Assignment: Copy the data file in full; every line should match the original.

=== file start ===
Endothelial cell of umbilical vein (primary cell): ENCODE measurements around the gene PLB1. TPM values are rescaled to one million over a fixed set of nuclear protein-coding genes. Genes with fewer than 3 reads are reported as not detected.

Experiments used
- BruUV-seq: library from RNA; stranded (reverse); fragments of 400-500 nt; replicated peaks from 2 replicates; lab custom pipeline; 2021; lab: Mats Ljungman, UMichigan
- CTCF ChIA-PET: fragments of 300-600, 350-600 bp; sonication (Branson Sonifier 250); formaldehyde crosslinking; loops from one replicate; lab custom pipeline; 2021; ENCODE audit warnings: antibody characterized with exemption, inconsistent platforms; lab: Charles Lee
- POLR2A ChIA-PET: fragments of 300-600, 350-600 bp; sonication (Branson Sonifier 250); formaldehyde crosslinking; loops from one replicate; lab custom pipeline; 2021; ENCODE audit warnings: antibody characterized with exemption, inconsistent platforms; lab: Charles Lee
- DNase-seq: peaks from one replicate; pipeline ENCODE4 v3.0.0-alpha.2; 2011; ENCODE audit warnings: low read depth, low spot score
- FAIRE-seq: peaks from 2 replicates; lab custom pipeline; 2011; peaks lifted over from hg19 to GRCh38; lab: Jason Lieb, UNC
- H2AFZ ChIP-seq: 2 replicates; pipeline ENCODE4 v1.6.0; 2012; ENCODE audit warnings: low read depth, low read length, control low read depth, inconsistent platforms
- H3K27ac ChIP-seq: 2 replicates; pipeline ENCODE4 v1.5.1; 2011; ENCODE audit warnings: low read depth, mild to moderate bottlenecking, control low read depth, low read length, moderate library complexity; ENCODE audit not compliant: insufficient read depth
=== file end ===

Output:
Endothelial cell of umbilical vein (primary cell): ENCODE measurements around the gene PLB1. TPM values are rescaled to one million over a fixed set of nuclear protein-coding genes. Genes with fewer than 3 reads are reported as not detected.

Experiments used
- BruUV-seq: library from RNA; stranded (reverse); fragments of 400-500 nt; replicated peaks from 2 replicates; lab custom pipeline; 2021; lab: Mats Ljungman, UMichigan
- CTCF ChIA-PET: fragments of 300-600, 350-600 bp; sonication (Branson Sonifier 250); formaldehyde crosslinking; loops from one replicate; lab custom pipeline; 2021; ENCODE audit warnings: antibody characterized with exemption, inconsistent platforms; lab: Charles Lee
- POLR2A ChIA-PET: fragments of 300-600, 350-600 bp; sonication (Branson Sonifier 250); formaldehyde crosslinking; loops from one replicate; lab custom pipeline; 2021; ENCODE audit warnings: antibody characterized with exemption, inconsistent platforms; lab: Charles Lee
- DNase-seq: peaks from one replicate; pipeline ENCODE4 v3.0.0-alpha.2; 2011; ENCODE audit warnings: low read depth, low spot score
- FAIRE-seq: peaks from 2 replicates; lab custom pipeline; 2011; peaks lifted over from hg19 to GRCh38; lab: Jason Lieb, UNC
- H2AFZ ChIP-seq: 2 replicates; pipeline ENCODE4 v1.6.0; 2012; ENCODE audit warnings: low read depth, low read length, control low read depth, inconsistent platforms
- H3K27ac ChIP-seq: 2 replicates; pipeline ENCODE4 v1.5.1; 2011; ENCODE audit warnings: low read depth, mild to moderate bottlenecking, control low read depth, low read length, moderate library complexity; ENCODE audit not compliant: insufficient read depth